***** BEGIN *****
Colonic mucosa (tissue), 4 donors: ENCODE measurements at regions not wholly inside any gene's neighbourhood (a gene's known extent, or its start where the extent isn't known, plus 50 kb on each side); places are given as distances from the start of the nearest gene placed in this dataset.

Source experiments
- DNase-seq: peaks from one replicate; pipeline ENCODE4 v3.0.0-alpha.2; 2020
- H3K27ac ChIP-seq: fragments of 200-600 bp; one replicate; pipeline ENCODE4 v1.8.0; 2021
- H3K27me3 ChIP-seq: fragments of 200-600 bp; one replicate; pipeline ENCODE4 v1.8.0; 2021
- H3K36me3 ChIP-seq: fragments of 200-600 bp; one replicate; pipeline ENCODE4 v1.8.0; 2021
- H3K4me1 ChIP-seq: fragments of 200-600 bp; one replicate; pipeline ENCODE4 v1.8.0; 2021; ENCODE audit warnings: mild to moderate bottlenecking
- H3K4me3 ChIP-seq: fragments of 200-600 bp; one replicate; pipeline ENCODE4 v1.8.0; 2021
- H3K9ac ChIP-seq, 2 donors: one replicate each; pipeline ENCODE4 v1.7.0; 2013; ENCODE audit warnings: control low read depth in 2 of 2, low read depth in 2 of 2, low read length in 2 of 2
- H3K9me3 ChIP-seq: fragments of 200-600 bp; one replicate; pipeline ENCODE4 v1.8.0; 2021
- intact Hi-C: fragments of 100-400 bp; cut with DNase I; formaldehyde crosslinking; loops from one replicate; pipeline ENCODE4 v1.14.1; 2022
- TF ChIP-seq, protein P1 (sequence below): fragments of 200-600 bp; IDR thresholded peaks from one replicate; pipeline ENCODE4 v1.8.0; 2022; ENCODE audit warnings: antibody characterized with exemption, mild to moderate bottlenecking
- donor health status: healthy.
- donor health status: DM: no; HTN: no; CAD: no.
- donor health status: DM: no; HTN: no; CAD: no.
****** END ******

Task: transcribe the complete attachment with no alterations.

Colonic mucosa (tissue), 4 donors: ENCODE measurements at regions not wholly inside any gene's neighbourhood (a gene's known extent, or its start where the extent isn't known, plus 50 kb on each side); places are given as distances from the start of the nearest gene placed in this dataset.

Source experiments
- DNase-seq: peaks from one replicate; pipeline ENCODE4 v3.0.0-alpha.2; 2020
- H3K27ac ChIP-seq: fragments of 200-600 bp; one replicate; pipeline ENCODE4 v1.8.0; 2021
- H3K27me3 ChIP-seq: fragments of 200-600 bp; one replicate; pipeline ENCODE4 v1.8.0; 2021
- H3K36me3 ChIP-seq: fragments of 200-600 bp; one replicate; pipeline ENCODE4 v1.8.0; 2021
- H3K4me1 ChIP-seq: fragments of 200-600 bp; one replicate; pipeline ENCODE4 v1.8.0; 2021; ENCODE audit warnings: mild to moderate bottlenecking
- H3K4me3 ChIP-seq: fragments of 200-600 bp; one replicate; pipeline ENCODE4 v1.8.0; 2021
- H3K9ac ChIP-seq, 2 donors: one replicate each; pipeline ENCODE4 v1.7.0; 2013; ENCODE audit warnings: control low read depth in 2 of 2, low read depth in 2 of 2, low read length in 2 of 2
- H3K9me3 ChIP-seq: fragments of 200-600 bp; one replicate; pipeline ENCODE4 v1.8.0; 2021
- intact Hi-C: fragments of 100-400 bp; cut with DNase I; formaldehyde crosslinking; loops from one replicate; pipeline ENCODE4 v1.14.1; 2022
- TF ChIP-seq, protein P1 (sequence below): fragments of 200-600 bp; IDR thresholded peaks from one replicate; pipeline ENCODE4 v1.8.0; 2022; ENCODE audit warnings: antibody characterized with exemption, mild to moderate bottlenecking
- donor health status: healthy.
- donor health status: DM: no; HTN: no; CAD: no.
- donor health status: DM: no; HTN: no; CAD: no.